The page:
Simply put, becoming involved in PASS events and the broader organization itself has changed my personal and professional life for the better in a massive way. I want this organization, and the community it represents, to be around for many years so it can provide to others the same opportunities that it provided to me. This year and this pandemic have presented massive, but not insurmountable, challenges to this organization and its future. I want to be a part of channeling everyone’s clear passion for the this community into clear-eyed and clearly communicated decisions that will put PASS on a firm footing for years to come. Connecting, sharing, and learning has never been more important. Let us do what we can to ensure that PASS is here to serve the community for years to come.
If you’ve arrived here from my campaign website on PASS.org, you’ll likely recognize that as my campaign platform statement. I’d like to expound on that, my background in this organization, and a bit more.
Before becoming aware of PASS Summit sometime in 2012, and attending my first Summit in 2013, I thought my life was a DBA would be an endless search of Google and Bing searches in pursuit of a solution for whatever our latest fire alarm issue was about. I didn’t know that there was a community out there to help, and I was intensely shy by nature, so that lack of awareness on my part was infinitely more comfortable for me. That said, we had encountered some difficult issues in our Always On Availability Group implementations and I read a blog mentioning the Microsoft Clinic at PASS Summit 2013. I told my boss that I needed to be there to discuss our list of issues with the engineers and, thankfully, he approved me for the trip. Not only were our issues resolved in the clinic, but my eyes were opened to an entire community of data professionals from different parts of the data platform world and different parts of the real world as well. My first Summit experience honestly blew my mind even though I stuck with the experienced introvert plan of never talking to anybody other than the folks at the clinic and never sharing a table with anybody at every meal. My curiosity had definitely been piqued.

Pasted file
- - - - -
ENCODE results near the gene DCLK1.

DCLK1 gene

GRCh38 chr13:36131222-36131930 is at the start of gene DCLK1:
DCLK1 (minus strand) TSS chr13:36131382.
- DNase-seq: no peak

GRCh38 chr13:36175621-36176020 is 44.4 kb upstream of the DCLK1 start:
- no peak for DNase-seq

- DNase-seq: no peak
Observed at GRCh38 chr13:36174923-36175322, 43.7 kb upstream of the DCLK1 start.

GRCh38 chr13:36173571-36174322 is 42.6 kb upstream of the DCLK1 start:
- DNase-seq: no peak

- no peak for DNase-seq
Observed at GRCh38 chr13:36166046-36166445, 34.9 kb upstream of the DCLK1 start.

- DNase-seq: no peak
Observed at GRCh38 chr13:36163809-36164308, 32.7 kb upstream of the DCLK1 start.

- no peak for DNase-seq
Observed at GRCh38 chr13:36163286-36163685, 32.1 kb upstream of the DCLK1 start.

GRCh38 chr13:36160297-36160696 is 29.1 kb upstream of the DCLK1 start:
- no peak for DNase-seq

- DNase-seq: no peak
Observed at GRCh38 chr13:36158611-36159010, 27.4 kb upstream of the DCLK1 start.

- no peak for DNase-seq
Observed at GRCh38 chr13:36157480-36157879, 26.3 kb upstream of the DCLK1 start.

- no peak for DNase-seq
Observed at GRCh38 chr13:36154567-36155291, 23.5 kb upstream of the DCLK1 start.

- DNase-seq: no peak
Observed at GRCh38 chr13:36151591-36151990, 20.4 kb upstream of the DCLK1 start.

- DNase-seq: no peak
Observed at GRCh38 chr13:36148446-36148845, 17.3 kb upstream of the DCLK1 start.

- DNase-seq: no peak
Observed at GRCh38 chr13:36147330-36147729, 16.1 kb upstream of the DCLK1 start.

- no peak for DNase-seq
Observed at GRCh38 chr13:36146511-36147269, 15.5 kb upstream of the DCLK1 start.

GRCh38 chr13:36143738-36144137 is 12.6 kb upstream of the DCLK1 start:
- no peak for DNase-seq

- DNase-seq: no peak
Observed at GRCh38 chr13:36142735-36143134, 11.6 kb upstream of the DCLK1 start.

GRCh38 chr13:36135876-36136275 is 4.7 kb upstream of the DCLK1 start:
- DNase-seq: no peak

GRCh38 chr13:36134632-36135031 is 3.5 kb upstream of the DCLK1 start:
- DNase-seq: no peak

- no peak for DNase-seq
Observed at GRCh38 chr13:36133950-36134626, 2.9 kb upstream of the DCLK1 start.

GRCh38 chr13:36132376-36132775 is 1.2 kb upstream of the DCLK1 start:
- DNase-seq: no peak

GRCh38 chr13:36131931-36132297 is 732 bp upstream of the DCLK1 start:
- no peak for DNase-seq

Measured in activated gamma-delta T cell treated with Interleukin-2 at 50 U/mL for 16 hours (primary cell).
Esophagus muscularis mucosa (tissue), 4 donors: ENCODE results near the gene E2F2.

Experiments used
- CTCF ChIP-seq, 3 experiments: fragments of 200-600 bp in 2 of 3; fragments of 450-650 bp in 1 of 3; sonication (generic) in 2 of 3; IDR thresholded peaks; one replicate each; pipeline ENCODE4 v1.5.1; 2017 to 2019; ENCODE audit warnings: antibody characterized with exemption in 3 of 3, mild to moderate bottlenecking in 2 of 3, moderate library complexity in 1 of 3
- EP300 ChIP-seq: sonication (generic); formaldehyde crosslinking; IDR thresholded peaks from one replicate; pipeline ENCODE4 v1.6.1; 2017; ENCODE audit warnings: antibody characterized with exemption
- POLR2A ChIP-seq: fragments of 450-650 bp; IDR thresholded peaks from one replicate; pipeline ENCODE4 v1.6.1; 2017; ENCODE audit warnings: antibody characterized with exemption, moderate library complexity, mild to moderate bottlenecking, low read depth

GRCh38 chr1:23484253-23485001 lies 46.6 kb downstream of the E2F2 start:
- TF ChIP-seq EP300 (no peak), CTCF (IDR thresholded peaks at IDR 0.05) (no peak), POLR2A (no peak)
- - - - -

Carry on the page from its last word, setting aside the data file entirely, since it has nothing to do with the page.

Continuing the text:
From there, contacts I made at the next PASS Summit (where I actually talked to some people) led me to make some additional contacts at a SQL Saturday that led to me getting a job in consulting. My consulting job mandated that I present a webinar or a live session once a quarter to maintain visibility of the company and myself. Despite my occasional stutter and intense fear of public speaking, I started building sessions to present at virtual and in-person events. As those sessions improved in cohesion and quality, doors were opened to speak at events of many different sizes in different regions of the country and, eventually, all over the world. I was also awarded as a Microsoft Data Platform MVP in 2018 – something not even in the realm of possibility for me when I first became involved in PASS.
I owe nearly all of my professional success, my friendships around the world, and my ability to help mentor and elevate others in this community to PASS and its members. I want it to survive and thrive and I want to be part of the solution so we can, collectively, elevate so many others. Thank you for reading and, if offered, I appreciate your support and vote in the PASS Board elections.